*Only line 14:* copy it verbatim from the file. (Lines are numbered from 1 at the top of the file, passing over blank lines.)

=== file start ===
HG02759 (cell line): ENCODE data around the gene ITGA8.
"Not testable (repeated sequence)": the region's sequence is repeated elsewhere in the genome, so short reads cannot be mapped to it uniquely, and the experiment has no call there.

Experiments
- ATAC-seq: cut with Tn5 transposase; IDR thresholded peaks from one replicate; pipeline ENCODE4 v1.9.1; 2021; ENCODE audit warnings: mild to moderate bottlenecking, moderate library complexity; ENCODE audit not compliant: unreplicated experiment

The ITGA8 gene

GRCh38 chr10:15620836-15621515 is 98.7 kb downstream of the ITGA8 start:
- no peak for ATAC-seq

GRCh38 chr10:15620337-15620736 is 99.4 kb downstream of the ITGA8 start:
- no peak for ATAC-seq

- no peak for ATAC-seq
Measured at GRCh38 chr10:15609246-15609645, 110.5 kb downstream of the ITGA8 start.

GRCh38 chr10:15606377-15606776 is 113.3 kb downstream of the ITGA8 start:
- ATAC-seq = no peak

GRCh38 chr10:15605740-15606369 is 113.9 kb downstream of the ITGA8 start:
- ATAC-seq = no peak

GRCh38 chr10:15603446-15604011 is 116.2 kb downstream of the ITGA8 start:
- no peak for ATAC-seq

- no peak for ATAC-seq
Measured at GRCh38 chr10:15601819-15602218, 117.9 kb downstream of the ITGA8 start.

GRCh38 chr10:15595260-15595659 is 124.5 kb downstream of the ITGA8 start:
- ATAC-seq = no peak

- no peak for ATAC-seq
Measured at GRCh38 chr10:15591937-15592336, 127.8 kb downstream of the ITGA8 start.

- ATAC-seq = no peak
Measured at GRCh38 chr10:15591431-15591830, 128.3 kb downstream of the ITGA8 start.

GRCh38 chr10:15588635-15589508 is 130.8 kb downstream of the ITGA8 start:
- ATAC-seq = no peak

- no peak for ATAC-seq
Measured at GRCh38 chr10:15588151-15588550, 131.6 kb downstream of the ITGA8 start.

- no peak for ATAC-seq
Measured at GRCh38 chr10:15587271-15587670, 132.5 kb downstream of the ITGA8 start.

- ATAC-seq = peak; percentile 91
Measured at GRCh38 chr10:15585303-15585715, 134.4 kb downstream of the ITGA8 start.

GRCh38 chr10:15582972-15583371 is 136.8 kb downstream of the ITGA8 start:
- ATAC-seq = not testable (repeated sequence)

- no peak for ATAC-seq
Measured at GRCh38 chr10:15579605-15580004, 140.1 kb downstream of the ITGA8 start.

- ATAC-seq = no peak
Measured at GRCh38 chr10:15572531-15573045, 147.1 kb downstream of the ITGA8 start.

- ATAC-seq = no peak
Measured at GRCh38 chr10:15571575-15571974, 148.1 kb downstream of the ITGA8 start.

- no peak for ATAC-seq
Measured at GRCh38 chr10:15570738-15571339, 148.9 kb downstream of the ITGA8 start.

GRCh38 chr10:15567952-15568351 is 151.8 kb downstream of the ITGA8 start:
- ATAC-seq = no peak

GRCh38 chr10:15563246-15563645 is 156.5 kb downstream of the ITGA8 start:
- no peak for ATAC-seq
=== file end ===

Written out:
GRCh38 chr10:15605740-15606369 is 113.9 kb downstream of the ITGA8 start: